When you see a distant star in the night sky, it might twinkle and look like it has five points. This is largely a trick of the eye. Zoomed in, most stars are just round balls of gasses and dust. As they age, heat up, consume other matter, and sometimes explode, they take on more abstract and asymmetrical shapes—unlike the pentagrams you scribble on your notebook.
Now let’s zoom out again, way beyond Earth’s field of view. The imprints of individual stars form clusters—more complex than the constellations you know—which mold the immense systems underpinning the universe. These formations are so vast, it’s hard to even guess where their contours might fall.
That’s why astronomers need Gaia. The space observatory, which consists of two spinning telescopes and three “motion detectors,” is mapping out stars and other celestial bodies across the Milky Way. Since it launched in 2013, Gaia has pinpointed 1.8 billion objects, like a “stellar stream” that’s about a billion years old. The mission produced a near-complete 3D rendering of the home galaxy back in 2018, and continues to churn out data for researchers to tinker with.
In its latest haul of knowledge, Gaia shares a more intimate profile of the stars it’s documented. On June 13, the European Space Agency (ESA) posted fresh findings from the project, including a trove of light spectroscopy images and records of tsunami-sized tremors across the Milky Way.
“The catalog includes new information including chemical compositions, stellar temperatures, colors, masses, ages, and the speed at which stars move towards or away from us (radial velocity),” the ESA wrote on its website. “Much of this information was revealed by the newly released spectroscopy data.”
Beyond surveying hundreds of thousands binary systems, asteroids, quasars, and macromolecules, the space observatory also detected oscillating motions emanating from stellar surfaces. Astronomers call these “starquakes.”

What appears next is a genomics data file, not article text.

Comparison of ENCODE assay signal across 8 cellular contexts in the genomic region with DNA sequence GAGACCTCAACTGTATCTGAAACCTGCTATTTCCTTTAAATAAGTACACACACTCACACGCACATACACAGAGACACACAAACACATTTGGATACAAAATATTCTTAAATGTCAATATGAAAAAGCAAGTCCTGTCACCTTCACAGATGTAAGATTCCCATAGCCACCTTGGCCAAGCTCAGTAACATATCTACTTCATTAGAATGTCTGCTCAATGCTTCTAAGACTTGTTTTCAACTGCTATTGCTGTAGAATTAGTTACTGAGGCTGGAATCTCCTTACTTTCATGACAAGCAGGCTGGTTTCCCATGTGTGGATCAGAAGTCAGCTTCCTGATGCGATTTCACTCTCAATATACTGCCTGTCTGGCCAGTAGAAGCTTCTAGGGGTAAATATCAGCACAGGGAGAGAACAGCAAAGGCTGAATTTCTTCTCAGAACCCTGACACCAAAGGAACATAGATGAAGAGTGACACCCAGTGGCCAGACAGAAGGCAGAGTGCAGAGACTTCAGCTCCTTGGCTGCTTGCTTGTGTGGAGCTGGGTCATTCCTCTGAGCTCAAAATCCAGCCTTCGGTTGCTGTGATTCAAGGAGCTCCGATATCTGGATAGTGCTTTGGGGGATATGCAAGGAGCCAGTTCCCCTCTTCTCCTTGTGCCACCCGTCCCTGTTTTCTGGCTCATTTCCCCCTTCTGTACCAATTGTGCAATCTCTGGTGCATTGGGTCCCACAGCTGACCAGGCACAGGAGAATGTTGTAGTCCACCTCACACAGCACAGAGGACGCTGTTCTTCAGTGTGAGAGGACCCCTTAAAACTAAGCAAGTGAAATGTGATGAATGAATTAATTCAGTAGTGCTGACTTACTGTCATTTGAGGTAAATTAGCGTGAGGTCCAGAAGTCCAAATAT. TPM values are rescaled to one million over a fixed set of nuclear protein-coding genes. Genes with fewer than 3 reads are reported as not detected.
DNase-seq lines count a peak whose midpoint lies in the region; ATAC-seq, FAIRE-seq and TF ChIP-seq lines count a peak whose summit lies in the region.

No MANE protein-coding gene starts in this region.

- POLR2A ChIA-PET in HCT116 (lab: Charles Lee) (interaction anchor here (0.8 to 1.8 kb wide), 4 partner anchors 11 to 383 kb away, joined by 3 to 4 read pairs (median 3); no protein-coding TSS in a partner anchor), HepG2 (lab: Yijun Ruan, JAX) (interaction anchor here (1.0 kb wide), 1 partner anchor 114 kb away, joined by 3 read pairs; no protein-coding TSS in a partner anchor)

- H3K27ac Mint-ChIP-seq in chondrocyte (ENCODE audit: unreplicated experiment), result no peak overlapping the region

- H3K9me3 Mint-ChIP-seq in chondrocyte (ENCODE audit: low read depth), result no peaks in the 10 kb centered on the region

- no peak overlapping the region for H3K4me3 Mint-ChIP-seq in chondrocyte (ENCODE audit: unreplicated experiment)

“Previously, Gaia already found radial oscillations that cause stars to swell and shrink periodically, while keeping their spherical shape. But Gaia has now also spotted other vibrations that … change the global shape of a star and are therefore harder to detect,” the ESA explained in its post. One of the project collaborators noted that the measurements could be pivotal for the field of asteroseismology, too.
Meanwhile, the spectroscopy data breaks down starlight like a prism to reveal the contents, distance, and potential origins of the sun’s relatives. Gaia found primordial Big Bang material in some stellar signatures, along with an abundance of metal in denizens at the Milky Way’s core.
“Our galaxy is a beautiful melting pot of stars,” Alejandra Recio-Blanco, a galactic archaeologist at the Observatoire de la Côte d’Azur in France, said in a statement. “This diversity is extremely important, because it tells us the story of our galaxy’s formation. It reveals the processes of migration and accretion. It also clearly shows that our sun, and we, all belong to an ever changing system, formed thanks to the assembly of stars and gas of different origins.”
Watch the video below for a deeper dive on the new Gaia information—and a teaser of what’s next for the mission.